*Please note that HABMAP sampling, CDPH sampling, and marine mammal rescues have been greatly reduced in response to COVID-19 safety measures.
**HABMAP sampling resumed after being suspended in March 2020 in accordance with the Governor's stay at home order. However, COVID-19 safety protocols and sampling restrictions may continue to affect operations and delay results.**
Note that data for some stations are not shown because they are not yet recorded in the public HABMAP archive.
Differentiating Pseudo-nitzschia species by light microscopy is difficult. For this reason, Pseudo-nitzschia "seriata" does not refer to an actual species but rather the larger size class of Pseudo-nitzschia, which is generally a more toxigenic group of species. Alternatively, Pseudo-nitzschia "delicatissima" refers to the smaller size class that is generally non-toxigenic. The dashed line on the plots demarcates the 10,000 cells/L "bloom" threshold designated here for Pseudo-nitzschia populations only.
More information and data visualizations on the statewide HAB network and forecasting system can be found on the California HABMAP website and on the SCCOOS Harmful Algal Bloom page.
Santa Cruz Wharf
Three water samples were collected at Santa Cruz Wharf in February. Molecular probes for toxigenic Pseudo-nitzschia in the "seriata" class are conducted for this site, and was detected twice: once on Feb 17 (below the bloom threshold level) and on Feb 24 (above the threshold). Alexandrium spp. were detected once on Feb 24 (below the bloom threshold). Domoic acid results are not yet available.
The Santa Cruz Wharf shore station is supported by CeNCOOS PI Raphael Kudela at UCSC.
Water sampling has been suspended at Monterey Wharf since March 2020 in response to COVID-19 safety measures.
Monterey Wharf shore station is supported by CeNCOOS PI's Raphael Kudela at USCS and Jason Smith and Moss Landing Marine Labs.
Cal Poly Pier
Three water samples were collected at Cal Poly Pier in February. Pseudo-nitzschia "delicatissima" was detected each time (Feb 8, 15, 22) and Pseudo-nitzschia "seriata" was detected once (Feb 22). All detections were below the bloom threshold value in February. However, Pseudo-nitzschia "seriata" ramps up and exceeds bloom thresholds values on March 1. Alexandrium spp. were not detected in any samples. Domoic acid results are not yet available.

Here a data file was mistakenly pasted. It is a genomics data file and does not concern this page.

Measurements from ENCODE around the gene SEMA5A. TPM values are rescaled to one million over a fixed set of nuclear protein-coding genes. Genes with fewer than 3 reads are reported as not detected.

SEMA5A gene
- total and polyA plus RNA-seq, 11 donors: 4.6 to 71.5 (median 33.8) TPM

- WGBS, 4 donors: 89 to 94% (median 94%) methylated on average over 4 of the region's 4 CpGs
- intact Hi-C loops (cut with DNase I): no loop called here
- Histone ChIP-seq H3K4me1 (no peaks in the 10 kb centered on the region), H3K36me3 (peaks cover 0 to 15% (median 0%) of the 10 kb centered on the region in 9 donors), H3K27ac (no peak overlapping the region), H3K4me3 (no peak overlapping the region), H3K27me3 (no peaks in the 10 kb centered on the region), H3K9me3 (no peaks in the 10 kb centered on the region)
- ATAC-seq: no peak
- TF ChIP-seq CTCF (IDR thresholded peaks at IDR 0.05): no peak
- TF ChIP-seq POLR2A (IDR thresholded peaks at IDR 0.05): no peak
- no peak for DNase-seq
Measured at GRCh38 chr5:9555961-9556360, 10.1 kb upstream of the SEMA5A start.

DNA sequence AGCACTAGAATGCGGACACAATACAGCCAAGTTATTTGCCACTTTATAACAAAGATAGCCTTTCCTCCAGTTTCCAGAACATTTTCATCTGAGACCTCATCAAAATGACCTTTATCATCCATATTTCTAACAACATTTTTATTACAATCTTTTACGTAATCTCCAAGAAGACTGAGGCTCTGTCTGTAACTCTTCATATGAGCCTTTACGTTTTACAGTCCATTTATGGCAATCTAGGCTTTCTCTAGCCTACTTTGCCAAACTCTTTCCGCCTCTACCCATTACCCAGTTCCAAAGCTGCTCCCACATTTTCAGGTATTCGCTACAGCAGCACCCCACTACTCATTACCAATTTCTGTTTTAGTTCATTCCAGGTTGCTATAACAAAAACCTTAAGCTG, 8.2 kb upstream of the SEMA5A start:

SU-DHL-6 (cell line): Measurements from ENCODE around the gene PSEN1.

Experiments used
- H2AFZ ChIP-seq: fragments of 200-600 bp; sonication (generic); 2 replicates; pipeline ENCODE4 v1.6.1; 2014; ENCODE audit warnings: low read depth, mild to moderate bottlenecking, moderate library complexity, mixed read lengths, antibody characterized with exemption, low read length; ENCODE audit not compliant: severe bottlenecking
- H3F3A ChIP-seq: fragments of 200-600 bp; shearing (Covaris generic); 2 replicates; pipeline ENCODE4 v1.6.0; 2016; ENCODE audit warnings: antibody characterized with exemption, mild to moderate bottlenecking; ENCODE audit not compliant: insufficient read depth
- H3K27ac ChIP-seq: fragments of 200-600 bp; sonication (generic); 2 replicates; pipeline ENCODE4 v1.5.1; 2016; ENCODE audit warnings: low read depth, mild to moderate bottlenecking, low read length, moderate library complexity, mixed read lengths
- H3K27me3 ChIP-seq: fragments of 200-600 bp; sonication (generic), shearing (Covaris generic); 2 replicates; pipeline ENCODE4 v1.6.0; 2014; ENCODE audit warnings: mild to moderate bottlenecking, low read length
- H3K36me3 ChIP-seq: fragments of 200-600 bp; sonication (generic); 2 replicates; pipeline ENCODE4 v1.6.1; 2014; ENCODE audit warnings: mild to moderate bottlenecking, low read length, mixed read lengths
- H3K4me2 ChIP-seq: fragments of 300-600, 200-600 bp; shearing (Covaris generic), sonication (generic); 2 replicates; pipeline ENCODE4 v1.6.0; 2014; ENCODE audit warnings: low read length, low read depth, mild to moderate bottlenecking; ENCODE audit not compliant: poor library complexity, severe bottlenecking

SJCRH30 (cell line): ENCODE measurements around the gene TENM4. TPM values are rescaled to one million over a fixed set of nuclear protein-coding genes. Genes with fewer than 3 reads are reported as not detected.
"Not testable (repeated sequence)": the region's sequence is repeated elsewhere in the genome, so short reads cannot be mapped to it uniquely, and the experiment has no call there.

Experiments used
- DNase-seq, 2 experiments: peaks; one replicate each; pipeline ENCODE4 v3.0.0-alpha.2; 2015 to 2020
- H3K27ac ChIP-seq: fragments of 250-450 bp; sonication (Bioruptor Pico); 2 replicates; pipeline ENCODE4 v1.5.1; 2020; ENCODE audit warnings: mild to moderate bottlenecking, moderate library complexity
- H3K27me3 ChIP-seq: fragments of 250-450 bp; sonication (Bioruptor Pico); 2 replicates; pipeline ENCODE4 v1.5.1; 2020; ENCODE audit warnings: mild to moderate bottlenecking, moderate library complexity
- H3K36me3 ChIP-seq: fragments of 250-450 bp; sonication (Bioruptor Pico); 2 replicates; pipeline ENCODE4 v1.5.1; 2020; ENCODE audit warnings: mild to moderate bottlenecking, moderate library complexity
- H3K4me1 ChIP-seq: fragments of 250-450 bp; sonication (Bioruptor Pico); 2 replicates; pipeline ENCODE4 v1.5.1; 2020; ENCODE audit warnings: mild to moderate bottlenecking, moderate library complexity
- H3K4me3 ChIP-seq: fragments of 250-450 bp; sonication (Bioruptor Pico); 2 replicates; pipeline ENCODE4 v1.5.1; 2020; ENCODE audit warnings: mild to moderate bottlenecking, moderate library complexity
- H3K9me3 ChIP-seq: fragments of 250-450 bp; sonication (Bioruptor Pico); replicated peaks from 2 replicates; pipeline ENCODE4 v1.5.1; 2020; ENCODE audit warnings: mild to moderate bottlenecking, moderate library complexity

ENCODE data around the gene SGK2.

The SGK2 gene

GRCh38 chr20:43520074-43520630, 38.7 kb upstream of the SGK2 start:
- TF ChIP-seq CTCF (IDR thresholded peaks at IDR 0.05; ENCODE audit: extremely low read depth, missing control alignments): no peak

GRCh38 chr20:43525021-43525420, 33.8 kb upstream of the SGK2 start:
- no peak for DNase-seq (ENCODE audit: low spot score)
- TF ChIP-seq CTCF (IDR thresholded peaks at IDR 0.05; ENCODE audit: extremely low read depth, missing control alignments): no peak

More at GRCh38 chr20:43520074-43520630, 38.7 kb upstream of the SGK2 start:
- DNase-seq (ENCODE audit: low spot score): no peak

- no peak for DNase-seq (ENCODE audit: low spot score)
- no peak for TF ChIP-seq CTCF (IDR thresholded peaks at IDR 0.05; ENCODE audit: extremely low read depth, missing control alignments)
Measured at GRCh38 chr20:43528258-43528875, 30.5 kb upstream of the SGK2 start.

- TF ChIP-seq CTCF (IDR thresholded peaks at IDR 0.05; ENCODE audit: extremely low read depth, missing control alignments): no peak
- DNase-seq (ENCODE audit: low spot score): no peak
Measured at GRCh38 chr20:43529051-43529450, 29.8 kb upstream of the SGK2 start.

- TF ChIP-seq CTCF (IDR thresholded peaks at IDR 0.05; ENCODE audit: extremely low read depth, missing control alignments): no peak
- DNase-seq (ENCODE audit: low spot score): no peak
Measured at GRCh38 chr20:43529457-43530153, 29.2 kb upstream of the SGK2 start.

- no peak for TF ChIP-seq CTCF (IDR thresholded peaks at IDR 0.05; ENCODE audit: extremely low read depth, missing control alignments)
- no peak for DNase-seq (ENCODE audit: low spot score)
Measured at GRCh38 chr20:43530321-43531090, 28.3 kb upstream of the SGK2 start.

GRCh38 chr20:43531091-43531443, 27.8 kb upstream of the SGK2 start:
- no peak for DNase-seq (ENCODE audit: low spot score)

Cal Poly Pier shore station is supported by SCCOOS PI Ryan Walter and Ally Pasulka at Cal Poly.
No samples were collected at Stearns Wharf in February.
Stearns Wharf is supported by SCCOOS PI Mark Brzezinski and Libe Washburn at UCSB.
Santa Monica Pier
Two water samples were collected at Santa Monica Pier in February. Pseudo-nitzschia "delicatissima" was detected once on Feb 15 (below bloom threshold). Pseudo-nitzschia "seriata" was detected on Feb 8 (below threshold) and Feb 15 (above threshold). Alexandrium spp. were not detected and domoic acid results are not yet available.
Santa Monica Pier shore station is supported by SCCOOS PI Rebecca Shipe at UCLA.
Three water samples were collected at Newport Beach Pier in February. Pseudo-nitzschia "delicatissima" and Pseudo-nitzschia "seriata" were detected above bloom threshold values on every occasion (Feb 8, 15, 22). Alexandrium spp. were not detected and domoic acid results are not yet available.
Newport Beach Pier is supported by SCCOOS PI David Caron at USC.
Scripps Pier water samples are not available for April through February 2021.
Scripps Pier is supported by SCCOOS and PIs Melissa Carter and Clarissa Anderson at UCSD.
CDPH observations for Pseudo-nitzschia 'seriata'. and Alexandrium spp.
Please note, starting in July 2019, CDPH moved to only reporting Pseudo-nitzschia of the seriata complex and not all Pseudo-nitzschia spp. as previously provided.